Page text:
The graphics are imaginative, colorful, and appealing, giving it a sort of pixar or Tim Burton vibe. You’ll find it easy to get lost down the rabbit hole of this enchanted fantasy world – between the beautiful aesthetics, mechanics that are easy to wrap your head around, and addictive 2D platforming gameplay. While it may feel like a Mario clone at first, Gianna Sisters adds much of its own flavor as well, with its unique system of shifting between different “environments” that alter not just the atmosphere, but the stages themselves.
5. Unepic ($9.99)
(also on PC)
This game isn’t as mindblowingly innovative as some others that made the list, though for what it’s worth, it achieves something of equal importance; it takes a proven formula and builds upon it, and still provides at least a dash of its own style as well. In this case, you essentially have a sort of “Metroid-vania” style experience that relies on vast exploration, intense action, and a high-powered difficulty that can only be overcome through much grinding and enemy slaying.
Unlike your typical Metroid or Castlevania experience however, your protagonist is far more relatable; being just a random gamer, who has suddenly descended into the deep-dark pits of a seemingly endless dungeon. Wielding your typical dungeons-and-dragon type weapons and spells, you are forced to battle your way back to your own reality as you stave off an array of creepy enemies. The journey ahead is filled with perils and frustrations, but you will find yourself enjoying this dungeon-crawling grind from start to finish.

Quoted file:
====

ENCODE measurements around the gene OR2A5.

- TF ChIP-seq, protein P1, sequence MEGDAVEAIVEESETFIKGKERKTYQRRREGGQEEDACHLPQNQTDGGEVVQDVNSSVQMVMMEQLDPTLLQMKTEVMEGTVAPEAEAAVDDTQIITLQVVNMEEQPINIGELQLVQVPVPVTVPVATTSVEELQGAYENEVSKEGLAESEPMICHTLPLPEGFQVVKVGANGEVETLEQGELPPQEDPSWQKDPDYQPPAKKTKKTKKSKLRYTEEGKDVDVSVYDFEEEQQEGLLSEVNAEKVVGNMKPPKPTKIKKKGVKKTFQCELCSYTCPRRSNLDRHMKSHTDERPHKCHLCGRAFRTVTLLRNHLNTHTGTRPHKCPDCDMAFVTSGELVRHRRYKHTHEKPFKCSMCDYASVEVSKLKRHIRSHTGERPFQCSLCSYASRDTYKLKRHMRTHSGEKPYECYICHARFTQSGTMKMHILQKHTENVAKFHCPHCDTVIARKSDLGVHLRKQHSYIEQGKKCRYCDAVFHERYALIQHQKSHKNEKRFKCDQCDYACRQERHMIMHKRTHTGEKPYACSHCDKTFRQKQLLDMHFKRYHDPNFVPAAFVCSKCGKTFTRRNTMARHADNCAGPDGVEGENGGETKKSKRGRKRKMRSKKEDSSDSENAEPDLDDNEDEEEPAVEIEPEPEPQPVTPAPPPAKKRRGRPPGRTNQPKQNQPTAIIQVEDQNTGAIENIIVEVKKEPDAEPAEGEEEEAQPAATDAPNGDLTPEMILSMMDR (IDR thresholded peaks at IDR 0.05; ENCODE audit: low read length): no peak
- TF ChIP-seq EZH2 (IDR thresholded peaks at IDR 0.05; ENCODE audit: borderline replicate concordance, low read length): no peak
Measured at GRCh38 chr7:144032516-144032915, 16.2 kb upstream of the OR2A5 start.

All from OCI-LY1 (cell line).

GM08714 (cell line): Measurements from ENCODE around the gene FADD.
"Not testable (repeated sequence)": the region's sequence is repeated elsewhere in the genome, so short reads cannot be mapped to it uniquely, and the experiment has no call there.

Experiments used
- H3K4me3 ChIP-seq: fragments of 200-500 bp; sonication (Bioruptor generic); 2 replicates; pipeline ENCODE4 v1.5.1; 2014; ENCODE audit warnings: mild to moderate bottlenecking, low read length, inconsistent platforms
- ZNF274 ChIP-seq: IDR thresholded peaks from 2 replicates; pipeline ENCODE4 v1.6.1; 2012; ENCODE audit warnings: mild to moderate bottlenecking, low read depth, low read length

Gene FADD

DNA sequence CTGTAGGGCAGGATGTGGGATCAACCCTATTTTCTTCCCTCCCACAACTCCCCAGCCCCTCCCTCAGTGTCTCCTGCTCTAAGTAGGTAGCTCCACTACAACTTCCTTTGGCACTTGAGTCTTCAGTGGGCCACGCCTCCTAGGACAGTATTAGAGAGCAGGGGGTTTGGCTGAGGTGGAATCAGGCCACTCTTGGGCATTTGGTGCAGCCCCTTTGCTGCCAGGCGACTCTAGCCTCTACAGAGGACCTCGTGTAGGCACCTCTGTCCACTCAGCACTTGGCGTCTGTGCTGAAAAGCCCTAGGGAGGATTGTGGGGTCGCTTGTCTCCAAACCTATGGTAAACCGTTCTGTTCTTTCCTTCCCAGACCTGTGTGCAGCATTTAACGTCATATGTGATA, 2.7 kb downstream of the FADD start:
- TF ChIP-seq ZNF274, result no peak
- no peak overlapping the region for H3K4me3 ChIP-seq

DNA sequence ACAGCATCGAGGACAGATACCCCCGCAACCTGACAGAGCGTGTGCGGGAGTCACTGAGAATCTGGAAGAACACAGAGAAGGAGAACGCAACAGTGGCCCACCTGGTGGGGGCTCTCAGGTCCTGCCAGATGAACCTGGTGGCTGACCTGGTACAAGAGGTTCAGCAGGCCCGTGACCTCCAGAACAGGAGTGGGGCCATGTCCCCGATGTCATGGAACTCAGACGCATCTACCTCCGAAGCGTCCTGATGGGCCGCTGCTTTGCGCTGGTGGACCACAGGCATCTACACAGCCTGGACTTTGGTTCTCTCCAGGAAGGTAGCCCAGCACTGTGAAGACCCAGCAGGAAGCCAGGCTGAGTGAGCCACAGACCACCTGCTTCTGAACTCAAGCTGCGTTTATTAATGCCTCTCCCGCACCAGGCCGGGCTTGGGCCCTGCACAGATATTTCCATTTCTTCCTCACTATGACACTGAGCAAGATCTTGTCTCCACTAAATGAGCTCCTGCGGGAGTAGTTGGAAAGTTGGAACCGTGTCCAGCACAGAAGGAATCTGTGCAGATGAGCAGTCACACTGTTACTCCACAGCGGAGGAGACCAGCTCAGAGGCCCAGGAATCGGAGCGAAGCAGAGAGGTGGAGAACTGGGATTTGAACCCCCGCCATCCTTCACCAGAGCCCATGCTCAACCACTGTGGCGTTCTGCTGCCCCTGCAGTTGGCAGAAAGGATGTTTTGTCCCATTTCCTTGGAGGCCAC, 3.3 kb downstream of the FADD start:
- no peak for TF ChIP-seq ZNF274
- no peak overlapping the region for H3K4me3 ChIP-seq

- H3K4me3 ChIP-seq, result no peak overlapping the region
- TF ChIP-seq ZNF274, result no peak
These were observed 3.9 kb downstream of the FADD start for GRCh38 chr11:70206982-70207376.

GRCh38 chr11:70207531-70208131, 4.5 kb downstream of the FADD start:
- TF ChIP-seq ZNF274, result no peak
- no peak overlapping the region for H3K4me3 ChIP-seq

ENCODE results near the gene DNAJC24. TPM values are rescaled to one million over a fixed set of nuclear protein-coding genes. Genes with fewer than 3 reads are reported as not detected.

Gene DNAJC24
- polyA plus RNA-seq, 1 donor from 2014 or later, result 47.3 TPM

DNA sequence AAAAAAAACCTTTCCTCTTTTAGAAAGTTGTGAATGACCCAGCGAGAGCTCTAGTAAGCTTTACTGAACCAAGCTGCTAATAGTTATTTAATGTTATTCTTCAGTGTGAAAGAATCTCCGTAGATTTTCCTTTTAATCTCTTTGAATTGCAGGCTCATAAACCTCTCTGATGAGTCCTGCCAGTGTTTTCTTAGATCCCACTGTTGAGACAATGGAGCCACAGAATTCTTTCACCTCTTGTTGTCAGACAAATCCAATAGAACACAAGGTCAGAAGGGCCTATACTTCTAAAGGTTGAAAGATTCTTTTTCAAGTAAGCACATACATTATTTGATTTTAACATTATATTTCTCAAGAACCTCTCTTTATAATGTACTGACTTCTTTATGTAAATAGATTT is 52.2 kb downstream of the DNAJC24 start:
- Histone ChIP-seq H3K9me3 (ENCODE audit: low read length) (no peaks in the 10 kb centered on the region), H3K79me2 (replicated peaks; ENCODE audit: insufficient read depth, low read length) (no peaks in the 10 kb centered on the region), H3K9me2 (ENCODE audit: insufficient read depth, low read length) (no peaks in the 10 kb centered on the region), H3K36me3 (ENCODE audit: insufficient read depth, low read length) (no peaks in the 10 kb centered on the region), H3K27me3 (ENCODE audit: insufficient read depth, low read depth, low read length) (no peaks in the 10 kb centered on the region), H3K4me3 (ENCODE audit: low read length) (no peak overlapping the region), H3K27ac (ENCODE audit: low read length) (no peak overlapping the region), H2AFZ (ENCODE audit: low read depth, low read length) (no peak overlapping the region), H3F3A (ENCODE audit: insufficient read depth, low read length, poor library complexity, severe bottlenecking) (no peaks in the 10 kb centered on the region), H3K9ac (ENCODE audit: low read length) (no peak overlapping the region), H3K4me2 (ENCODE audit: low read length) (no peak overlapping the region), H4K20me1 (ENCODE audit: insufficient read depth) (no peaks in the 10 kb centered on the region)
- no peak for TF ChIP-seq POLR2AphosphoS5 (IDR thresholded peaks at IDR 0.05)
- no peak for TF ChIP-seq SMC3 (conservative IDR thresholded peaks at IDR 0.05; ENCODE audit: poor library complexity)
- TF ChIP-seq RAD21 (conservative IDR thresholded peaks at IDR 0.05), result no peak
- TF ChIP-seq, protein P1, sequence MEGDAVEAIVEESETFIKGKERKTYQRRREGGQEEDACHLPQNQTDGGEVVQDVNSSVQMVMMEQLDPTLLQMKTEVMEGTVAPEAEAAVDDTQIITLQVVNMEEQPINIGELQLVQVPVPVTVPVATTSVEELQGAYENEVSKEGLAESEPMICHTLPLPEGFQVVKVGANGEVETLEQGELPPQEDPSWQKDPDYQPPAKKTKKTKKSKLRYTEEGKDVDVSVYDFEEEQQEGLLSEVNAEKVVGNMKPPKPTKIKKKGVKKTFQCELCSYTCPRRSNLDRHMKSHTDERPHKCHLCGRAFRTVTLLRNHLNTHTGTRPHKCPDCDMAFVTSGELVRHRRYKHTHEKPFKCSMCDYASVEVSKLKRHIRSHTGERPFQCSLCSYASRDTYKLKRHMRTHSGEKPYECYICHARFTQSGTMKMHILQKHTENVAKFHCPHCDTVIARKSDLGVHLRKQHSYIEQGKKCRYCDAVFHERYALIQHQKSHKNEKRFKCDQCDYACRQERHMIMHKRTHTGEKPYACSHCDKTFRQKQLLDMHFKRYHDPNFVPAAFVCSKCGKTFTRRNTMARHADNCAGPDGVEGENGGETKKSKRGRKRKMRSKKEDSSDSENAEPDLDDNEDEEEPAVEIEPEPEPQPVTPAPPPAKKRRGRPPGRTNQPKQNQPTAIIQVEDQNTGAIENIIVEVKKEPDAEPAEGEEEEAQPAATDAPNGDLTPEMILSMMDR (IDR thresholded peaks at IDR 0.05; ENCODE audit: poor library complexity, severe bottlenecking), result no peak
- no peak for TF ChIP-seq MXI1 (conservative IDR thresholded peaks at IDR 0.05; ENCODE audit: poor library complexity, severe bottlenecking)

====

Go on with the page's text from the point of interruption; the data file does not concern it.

6. 1001 Spikes ($14.99)
(also on PC, Xbox 360, Xbox One, PS4, Vita)
Another retro throwback game in the same vein as Shovel Knight, this one often gets overlooked, probably because it’s so maddeningly difficult. But it’s still damn fun to play, and all the more gratifying when you’ve actually made it through a stage. While Shovel Knight reminded us of the overall quality of many NES gems back in the good ol’ days, this one seems to focus on reminding us just how infuriatingly tricky many of them were, and for that matter, perhaps taking the absurdity even further.
1001 Spikes is absolutely brimming with booby traps, pits, fire, deadly scorpions, and of course, lots and lots of spikes. All of these can, and will kill you frequently. Thankfully, you have a ton of extra lives at your disposal, and believe me, you’ll likely need them all. If you happen to thrive on self torment, or simply miss the days when games were actually difficult and relied on pure skill – well, this would be the game for you, my friend.